Coach-to-player technology could have prevented sign-stealing scandal hitting college football

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The frustrating part about watching the Michigan sign-stealing scandal play out for Todd Berry, the executive director of the American Football Coaches Association, is that it all could have been avoided.

For the past two years, Berry and his organization, which includes just about about every major college football coach, have backed with full support the use of in-game technology that would allow coaches to communicate with players on the field, just like they do in the NFL.

No more signs would be necessary.

“Because sign stealing is easy," said Berry, whose 40-year coaching career included being head coach at Army and Louisiana-Monroe. "It’s easier, obviously, when you take certain steps.”

The NCAA football playing rules committee has been slow to embrace the use of coach-to-player communication technology because of concerns that it could provide a competitive advantage to schools based on budgets. But a plan is in place to give it a test run during this bowl season.

The NCAA has no rules against sign-stealing, but it does ban in-person, in-season advanced scouting of opponents and the use of electronic equipment to record opponents' signals.

That is what No. 2 Michigan is accused of doing for at least the last two seasons. A low-level staffer is at the center of an NCAA investigation that was triggered by evidence gathered and provided to the association's enforcement staff by an outside firm.

Suspended analyst Connor Stalions appears to have been buying tickets to the games of Michigan opponents and possible College Football Playoff foes, and sending people to them to take cellphone videos of signals being used to call in offensive and defensive plays from the sideline.

Michigan coach Jim Harbaugh has denied any knowledge or involvement of the alleged scheme. Since announcing the suspension of Stalions last Friday, Michigan has declined to comment on the ongoing investigation. The NCAA has also declined to comment.

The scandal has coaches around the country echoing Berry's ‘I told you so.’

“You can’t steal signs and do any of this stuff if you have a helmet communicator," Alabama coach Nick Saban said.

Nebraska coach Matt Rhule, who spent much of his career in the NFL, said: "We could get rid of all the stupid signs on the sidelines and we could get (rid of) pictures of rock stars and we could just play football the way it was meant to be. You go to a high school game, there’s technology on the sideline. You go to an NFL game, there’s technology on the sideline. You go to college game, there’s nothing.”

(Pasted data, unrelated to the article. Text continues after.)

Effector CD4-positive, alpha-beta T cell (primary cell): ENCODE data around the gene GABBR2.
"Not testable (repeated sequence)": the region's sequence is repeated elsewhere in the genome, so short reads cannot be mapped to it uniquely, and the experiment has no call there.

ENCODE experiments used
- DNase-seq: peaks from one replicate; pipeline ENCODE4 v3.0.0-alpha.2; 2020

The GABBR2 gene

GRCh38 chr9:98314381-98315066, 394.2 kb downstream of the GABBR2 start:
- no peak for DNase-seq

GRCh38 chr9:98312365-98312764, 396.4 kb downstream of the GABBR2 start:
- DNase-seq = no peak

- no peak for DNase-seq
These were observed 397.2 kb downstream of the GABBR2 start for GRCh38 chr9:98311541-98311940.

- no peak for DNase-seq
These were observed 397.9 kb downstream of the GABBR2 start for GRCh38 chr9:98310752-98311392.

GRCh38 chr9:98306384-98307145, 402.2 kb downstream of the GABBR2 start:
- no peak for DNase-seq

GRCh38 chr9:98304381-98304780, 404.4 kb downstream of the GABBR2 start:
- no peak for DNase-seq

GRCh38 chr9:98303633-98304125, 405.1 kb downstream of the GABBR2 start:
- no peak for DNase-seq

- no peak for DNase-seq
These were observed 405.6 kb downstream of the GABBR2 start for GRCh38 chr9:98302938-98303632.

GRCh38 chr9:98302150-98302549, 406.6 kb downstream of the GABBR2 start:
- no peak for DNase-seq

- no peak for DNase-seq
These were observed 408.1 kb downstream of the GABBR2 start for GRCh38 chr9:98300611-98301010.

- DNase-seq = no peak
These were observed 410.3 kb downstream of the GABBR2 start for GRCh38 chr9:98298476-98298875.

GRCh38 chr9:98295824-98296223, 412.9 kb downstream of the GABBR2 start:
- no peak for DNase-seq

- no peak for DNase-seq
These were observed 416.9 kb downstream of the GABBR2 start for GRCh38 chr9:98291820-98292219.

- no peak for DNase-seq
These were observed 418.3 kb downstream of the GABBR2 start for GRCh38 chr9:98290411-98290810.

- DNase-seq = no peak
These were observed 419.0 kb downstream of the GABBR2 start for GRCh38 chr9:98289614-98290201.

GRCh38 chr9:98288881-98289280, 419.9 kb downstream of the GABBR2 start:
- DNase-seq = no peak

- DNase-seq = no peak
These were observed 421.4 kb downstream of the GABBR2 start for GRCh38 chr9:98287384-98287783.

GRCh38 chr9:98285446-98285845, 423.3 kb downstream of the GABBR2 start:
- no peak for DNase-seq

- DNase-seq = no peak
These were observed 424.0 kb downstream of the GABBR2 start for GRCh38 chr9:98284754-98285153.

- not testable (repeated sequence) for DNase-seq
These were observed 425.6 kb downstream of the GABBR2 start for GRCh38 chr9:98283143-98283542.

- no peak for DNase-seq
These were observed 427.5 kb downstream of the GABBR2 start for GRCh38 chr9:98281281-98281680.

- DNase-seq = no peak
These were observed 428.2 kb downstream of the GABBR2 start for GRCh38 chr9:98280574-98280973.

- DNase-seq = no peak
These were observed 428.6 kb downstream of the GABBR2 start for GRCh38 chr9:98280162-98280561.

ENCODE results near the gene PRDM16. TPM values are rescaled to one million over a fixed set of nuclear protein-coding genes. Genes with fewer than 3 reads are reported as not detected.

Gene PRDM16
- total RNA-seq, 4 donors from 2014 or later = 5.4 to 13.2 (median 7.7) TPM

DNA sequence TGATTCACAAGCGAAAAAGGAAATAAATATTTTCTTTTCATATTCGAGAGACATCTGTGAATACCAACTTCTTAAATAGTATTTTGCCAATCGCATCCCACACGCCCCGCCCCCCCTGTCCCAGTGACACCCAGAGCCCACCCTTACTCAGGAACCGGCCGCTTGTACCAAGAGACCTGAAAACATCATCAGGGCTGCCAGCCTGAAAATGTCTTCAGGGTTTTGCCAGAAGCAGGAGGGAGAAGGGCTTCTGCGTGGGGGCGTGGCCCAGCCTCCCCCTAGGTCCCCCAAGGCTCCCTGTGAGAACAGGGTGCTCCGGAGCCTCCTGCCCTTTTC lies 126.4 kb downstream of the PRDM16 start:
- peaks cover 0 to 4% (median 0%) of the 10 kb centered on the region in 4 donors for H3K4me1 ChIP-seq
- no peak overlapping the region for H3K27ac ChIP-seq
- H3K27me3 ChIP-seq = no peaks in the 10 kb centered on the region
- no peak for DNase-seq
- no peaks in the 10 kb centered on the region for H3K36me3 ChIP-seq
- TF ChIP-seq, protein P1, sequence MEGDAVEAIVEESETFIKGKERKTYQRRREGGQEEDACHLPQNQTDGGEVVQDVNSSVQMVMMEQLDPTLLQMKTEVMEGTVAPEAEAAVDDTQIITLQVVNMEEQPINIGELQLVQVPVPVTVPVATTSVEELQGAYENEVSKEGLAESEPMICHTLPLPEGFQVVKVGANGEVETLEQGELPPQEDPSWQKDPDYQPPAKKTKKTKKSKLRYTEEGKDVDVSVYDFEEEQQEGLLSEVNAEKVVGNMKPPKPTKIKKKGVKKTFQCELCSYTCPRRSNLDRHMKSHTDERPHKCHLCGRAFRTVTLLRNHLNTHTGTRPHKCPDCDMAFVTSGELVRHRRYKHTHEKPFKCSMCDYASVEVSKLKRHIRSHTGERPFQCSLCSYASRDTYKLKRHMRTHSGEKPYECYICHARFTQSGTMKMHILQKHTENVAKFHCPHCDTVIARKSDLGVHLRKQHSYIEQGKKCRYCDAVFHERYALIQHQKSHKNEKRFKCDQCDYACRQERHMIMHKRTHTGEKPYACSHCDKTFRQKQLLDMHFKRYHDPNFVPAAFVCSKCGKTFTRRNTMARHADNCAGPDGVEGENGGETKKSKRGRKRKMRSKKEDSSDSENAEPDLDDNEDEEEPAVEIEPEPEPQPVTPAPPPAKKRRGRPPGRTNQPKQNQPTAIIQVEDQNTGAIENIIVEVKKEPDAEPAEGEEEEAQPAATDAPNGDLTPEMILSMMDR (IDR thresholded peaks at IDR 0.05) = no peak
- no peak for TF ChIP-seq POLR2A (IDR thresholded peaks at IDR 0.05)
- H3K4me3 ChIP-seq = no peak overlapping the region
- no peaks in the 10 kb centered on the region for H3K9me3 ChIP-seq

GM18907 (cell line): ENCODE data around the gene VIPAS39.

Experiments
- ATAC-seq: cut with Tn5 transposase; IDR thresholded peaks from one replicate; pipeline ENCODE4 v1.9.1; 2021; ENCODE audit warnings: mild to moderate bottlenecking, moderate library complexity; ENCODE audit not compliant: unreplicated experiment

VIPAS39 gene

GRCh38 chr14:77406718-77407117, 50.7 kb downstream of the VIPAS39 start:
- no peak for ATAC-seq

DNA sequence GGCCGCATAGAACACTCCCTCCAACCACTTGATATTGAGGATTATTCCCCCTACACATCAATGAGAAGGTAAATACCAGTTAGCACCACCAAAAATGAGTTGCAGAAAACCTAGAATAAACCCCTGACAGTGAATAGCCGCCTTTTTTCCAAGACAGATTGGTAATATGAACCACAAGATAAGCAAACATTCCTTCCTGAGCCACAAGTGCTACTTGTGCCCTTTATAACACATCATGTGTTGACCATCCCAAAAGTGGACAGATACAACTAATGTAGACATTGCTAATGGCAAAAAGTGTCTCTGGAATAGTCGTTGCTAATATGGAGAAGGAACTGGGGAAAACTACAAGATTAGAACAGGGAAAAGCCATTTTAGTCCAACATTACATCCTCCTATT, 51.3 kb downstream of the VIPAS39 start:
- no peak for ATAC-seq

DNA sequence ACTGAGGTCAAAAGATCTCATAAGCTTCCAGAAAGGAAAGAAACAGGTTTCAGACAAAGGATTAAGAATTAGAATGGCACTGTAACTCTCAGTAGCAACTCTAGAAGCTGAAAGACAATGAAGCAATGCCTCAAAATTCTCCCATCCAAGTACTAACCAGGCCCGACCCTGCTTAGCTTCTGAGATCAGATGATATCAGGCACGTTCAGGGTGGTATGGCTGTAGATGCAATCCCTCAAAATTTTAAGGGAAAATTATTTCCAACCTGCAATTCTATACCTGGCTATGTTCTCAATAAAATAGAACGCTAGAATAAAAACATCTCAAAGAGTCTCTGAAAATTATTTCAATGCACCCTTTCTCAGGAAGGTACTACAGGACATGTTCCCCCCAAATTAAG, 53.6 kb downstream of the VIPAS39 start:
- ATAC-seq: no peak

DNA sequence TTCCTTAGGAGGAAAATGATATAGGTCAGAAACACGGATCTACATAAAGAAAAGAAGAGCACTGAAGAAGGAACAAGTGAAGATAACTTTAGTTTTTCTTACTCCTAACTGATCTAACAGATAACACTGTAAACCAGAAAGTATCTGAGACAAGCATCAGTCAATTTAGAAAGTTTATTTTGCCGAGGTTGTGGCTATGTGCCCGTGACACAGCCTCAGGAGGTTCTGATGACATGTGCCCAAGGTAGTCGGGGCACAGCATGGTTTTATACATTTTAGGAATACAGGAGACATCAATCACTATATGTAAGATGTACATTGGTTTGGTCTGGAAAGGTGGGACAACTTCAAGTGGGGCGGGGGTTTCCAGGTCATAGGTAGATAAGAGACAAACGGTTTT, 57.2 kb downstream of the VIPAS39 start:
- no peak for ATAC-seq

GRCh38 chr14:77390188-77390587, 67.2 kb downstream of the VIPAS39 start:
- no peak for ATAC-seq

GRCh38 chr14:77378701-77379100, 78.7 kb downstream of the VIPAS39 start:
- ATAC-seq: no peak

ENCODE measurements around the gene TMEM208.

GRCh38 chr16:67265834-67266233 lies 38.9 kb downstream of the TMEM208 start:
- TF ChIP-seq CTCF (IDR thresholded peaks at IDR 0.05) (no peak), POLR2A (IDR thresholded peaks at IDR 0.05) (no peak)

As college football offenses moved away from huddling during the 2010s, “waggling” in the plays, as Berry calls it, became the norm. Some teams use large flash cards to communicate plays. There are banners and placards to block the signals and fake signalers to throw off any spies.

It doesn't have to be this way. In the NFL, coaches on the sideline can speak directly through their headsets to certain players on the field through radio devices in helmets.

College football was hesitant to go that route because not every school could afford it and not every stadium had the infrastructure to support it. But technology has improved, diversified and become more affordable.

Berry said some teams already use at practice electronic wristbands with an LED screen that allows players to read a play-call the coach punches into a tablet or similar device.

This upcoming bowl season, coach-to-player communication devices will be allowed as long as both teams agree. The teams won't be required to use the same devices in identical ways, said Steve Shaw, NCAA coordinator of football officials.

“I think it’s good that we’re going to attempt to do it,” Berry said. “The better solution would have been last February.”

The value of sign-stealing is hard to quantify.

"It is a definite factor in college football. I think some teams rely on it much more than others,” Texas coach Steve Sarkisian said.

But how much of an advantage is it to have an opponents play calls moments before the snap?

“I mean, everyone’s trying to get whatever edge they can,” Colorado coach Deion Sanders said. “You could have someone’s whole game plan -- they could mail it to you. You still got to stop it.”

Michigan's reputation for cracking codes appears to have been well-established throughout the Big Ten in recent years.

“We already knew about it, but it’s just crazy to actually see it (on video) because in the game they knew what was going on before the play, so a little demoralizing,” said Cleveland Browns rookie offensive lineman Dawand Jones, who played at Ohio State. "But I think the boys will handle it this year and get them back.”

Michigan beat Ohio State each of the last two seasons, snapping an eight-game losing streak in the rivalry.

North Carolina coach Mack Brown earlier this week lamented college football's reluctance to embrace technology that would have put an end to the espionage.

“It’s prevalent. It's awful. It's very damaging,” Brown said. “We should have done that 20 years ago. I do think we’ll have that next year. And probably the latest news will speed it up.”


AP sports writers Tom Withers in Cleveland; Eric Olson in Lincoln, Nebraska; Jim Vertuno in Austin, Texas; Aaron Beard in Chapel Hill, North Carolina, and AP freelance writer Monica Costello in Boulder, Colorado, contributed.


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